Linda, Melba and Freda Wang are graduates of Stanford University, the University of Pennsylvania and Columbia University, respectively, and all three have pursued careers on the east coast. They neither went to the University of Washington nor are any of them accountants.
Yet last year the three sisters created a $100,000 endowed fund to support graduate accounting students at the UW Foster School of Business.
The story behind this unexpected gift begins in China on May 7, 1929, the day that Nancy Fulan (Liu) Wang—their mother—was born, the first child of Fah-Hsuen Liu and Hsing-Sun Chang Liu. Nancy and her three younger sisters and three younger brothers grew up in several provinces. She earned a BA in Business Administration from National Taiwan University (NTU) in 1953, graduating first in her class—one of many firsts that would be ascribed to her.
While at NTU, Nancy met Wilson Shueh-mong Wang and they married in 1956. After eldest daughter Linda was born, Nancy and Wilson decided the best future for their young family was in the United States. Nancy applied to the UW to study master’s-level accounting and departed Taipei, traveling on a merchant ship across the Pacific to begin a new chapter.
She was the first of either side of the family to immigrate to the US.
Despite navigating an unfamiliar culture and language on her own, Nancy rose to the top of her class and was recruited by Seattle’s Westours prior to graduation. “She is an outstanding individual with excellent mental capabilities and an excellent grasp of the accounting field,” wrote Julius Roller, then chair of the Accounting Department, in a letter of recommendation.
Nancy was soon joined by Wilson and Linda in Seattle and, shortly thereafter, their second daughter Melba was born. They moved from Seattle to Cleveland and then Pittsburgh, where Freda was born. The family subsequently moved to New York, California, Tokyo, Hong Kong and, finally, Nancy and Wilson settled in Beijing as US. expatriates.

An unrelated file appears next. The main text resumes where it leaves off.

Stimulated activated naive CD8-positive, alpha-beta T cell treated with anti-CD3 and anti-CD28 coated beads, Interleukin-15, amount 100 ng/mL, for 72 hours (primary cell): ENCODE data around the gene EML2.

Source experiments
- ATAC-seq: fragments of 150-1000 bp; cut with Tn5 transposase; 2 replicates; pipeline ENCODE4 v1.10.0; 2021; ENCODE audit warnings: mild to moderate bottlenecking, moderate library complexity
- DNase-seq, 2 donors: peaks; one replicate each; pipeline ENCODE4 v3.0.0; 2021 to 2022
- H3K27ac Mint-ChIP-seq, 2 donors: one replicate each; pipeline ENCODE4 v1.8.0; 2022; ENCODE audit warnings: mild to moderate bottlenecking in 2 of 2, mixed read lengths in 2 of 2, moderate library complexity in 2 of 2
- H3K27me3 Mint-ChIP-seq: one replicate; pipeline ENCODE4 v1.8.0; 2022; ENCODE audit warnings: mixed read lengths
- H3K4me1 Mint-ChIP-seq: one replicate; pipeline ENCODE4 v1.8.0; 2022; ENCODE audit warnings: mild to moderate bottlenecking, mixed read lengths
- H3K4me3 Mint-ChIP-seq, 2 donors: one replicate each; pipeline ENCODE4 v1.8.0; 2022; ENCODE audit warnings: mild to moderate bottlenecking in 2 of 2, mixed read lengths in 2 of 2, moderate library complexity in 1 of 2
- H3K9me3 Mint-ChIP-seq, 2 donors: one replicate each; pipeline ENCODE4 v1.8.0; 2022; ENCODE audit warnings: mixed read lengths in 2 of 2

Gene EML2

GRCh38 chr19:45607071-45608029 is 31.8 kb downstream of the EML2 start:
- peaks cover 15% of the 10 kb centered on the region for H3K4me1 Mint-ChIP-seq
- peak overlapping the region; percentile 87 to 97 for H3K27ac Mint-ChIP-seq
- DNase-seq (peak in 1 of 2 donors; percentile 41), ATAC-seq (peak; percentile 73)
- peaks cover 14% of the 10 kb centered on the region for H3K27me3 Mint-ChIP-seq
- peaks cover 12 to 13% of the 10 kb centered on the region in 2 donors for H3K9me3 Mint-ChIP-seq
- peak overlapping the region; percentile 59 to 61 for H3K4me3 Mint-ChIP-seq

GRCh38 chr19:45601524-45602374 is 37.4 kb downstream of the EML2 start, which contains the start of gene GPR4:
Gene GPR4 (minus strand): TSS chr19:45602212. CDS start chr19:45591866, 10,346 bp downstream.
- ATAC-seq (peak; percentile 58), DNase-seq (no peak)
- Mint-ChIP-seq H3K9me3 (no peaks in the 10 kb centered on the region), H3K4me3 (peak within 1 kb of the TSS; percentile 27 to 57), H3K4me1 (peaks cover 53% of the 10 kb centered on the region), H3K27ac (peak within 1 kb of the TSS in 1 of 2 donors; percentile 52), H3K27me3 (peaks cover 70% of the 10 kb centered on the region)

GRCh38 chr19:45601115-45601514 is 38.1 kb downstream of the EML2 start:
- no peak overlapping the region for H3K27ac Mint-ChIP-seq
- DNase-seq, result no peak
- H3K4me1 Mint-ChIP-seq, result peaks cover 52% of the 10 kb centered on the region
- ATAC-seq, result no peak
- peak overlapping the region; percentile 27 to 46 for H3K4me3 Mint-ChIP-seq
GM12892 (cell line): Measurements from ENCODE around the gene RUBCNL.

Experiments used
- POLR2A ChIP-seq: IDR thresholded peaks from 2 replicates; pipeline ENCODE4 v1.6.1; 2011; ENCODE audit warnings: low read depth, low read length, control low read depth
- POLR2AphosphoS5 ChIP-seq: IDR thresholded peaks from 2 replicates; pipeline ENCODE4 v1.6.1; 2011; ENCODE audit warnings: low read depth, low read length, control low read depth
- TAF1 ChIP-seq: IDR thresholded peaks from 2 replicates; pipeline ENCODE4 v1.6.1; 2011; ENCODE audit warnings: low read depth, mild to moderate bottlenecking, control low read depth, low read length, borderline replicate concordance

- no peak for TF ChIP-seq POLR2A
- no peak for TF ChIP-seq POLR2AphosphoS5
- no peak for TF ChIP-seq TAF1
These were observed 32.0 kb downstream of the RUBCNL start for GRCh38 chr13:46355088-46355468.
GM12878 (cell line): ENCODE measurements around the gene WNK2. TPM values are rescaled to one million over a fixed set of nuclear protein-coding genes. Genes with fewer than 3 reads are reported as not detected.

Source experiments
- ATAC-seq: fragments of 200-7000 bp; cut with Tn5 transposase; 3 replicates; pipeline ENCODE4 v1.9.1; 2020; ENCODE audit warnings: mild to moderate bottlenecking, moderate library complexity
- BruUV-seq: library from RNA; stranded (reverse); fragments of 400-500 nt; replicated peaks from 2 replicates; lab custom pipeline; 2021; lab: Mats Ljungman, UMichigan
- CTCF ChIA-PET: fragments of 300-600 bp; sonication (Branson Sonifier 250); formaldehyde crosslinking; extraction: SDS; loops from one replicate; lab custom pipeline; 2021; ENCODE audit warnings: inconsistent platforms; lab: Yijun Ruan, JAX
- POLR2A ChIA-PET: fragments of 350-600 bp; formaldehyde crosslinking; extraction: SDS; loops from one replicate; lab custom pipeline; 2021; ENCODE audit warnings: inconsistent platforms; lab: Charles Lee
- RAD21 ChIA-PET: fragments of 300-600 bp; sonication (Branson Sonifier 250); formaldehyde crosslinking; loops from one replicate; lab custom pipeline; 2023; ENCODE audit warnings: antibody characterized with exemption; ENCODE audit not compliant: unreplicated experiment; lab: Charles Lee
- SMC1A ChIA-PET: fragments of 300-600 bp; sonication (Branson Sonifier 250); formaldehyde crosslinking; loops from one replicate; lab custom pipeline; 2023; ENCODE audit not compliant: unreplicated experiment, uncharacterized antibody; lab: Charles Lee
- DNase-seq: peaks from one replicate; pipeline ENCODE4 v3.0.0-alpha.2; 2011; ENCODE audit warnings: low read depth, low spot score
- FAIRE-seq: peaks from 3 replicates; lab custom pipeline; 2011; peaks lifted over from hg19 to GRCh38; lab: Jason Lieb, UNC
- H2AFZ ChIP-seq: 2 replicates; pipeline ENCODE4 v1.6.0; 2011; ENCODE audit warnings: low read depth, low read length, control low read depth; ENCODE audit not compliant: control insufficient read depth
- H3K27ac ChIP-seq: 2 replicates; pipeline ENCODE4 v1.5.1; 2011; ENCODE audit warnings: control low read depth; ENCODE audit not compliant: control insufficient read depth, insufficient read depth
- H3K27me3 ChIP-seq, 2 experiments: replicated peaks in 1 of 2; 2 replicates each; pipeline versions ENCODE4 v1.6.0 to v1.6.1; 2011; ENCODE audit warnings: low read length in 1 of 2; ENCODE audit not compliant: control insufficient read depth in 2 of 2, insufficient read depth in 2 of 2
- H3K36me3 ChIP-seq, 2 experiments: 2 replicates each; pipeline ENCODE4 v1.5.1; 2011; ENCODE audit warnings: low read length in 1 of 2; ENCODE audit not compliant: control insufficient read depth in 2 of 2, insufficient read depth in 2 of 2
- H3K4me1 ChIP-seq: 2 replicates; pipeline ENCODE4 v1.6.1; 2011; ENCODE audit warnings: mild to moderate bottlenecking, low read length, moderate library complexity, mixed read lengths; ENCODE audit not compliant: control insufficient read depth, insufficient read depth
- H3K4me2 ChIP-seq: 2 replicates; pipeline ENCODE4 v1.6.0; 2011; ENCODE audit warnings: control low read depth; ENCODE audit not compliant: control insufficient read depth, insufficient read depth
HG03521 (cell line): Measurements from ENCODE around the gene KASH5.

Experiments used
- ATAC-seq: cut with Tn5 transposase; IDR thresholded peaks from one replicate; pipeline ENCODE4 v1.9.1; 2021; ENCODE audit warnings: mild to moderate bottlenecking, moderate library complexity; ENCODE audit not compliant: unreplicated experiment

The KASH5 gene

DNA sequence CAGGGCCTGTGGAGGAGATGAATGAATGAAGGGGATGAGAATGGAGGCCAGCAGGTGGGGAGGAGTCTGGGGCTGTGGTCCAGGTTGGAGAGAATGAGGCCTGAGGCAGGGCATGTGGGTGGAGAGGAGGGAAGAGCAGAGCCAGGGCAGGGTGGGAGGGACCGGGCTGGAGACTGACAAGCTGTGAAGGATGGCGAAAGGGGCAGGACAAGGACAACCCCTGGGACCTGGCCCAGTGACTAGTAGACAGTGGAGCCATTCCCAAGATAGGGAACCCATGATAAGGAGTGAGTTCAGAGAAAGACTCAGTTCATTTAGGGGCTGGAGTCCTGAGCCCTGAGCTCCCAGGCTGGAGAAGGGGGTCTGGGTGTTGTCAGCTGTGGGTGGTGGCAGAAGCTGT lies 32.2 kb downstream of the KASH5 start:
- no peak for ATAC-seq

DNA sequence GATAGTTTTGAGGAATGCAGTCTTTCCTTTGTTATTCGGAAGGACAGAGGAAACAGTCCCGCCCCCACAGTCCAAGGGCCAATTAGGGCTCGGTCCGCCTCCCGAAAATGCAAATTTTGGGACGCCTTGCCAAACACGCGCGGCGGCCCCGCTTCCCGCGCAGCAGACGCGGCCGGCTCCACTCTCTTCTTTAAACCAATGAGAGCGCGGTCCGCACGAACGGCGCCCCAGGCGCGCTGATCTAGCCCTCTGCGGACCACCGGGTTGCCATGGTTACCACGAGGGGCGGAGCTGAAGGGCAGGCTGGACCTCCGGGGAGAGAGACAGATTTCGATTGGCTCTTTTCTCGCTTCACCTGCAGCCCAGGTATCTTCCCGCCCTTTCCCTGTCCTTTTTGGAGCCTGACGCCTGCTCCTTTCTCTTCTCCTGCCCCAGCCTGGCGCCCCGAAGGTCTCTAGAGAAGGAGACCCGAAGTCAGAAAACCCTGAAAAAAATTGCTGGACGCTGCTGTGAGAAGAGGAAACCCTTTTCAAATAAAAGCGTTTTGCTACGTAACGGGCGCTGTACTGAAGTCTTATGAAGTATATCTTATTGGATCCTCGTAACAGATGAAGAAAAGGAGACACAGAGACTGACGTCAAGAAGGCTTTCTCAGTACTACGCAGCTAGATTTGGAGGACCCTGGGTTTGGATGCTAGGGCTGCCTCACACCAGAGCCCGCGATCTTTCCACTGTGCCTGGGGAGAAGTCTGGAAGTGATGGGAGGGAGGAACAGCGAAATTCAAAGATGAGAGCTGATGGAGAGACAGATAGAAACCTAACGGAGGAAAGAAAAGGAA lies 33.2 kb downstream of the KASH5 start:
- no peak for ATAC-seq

In the early years, Nancy put her career on hold to raise the girls. But in 1979, with everyone in school, she returned to accounting, working for Bullocks, ADP, and later Stanford Children’s Hospital.
“She maintained a strong affinity for accounting throughout her life,” says Freda. “When I was going to college, I began in urban studies with an eye toward development and city planning, which baffled my mother. When I switched to finance, she still didn’t understand why I wasn’t getting an accounting degree.”
Profile in courage
Freda, who followed her own path to investment banking at Goldman Sachs, is awed at the courage it must have taken for a young woman from China in the early 1960s to immigrate alone, learn a new language, attend a rigorous accounting program, and establish a foothold in the US for her family.
Nancy was never short on grit or tenacity. “Her whole life was an example to us that there was nothing we couldn’t do if we put our mind to it,” reflects Freda. “From her upbringing in China in the first half of the 20th century to coming here on her own to returning to the workforce at age 50 to buying her first car by herself at age 70… she never let traditional notions—or barriers—hold her back.”
Nancy’s fearlessness fueled a passion for learning and pursuing new endeavors throughout her life. Her many interests included cooking, tai qi, gardening (sometimes late into the night), investing, Chinese calligraphy, Japanese flower arranging, knitting, and even raising silkworms. This curiosity, drive and determination inspired her daughters, who observed their mother’s many talents with an admiration that went beyond familial respect.
Now the sisters have paid forward that admiration with the endowment gift in honor of their mother, who passed away in 2016 at the age of 87. The Nancy Fulan (Liu) Wang Endowed Fund will ensure that generations to come will share in the same kinds of opportunities that the Foster School once unlocked for the remarkable mother of Linda, Melba and Freda.
Already the fund is supporting Jingqing Zhang, a student in Foster’s Master of Professional Accounting Program, in her work to become an accountant—just like her own mother back in China.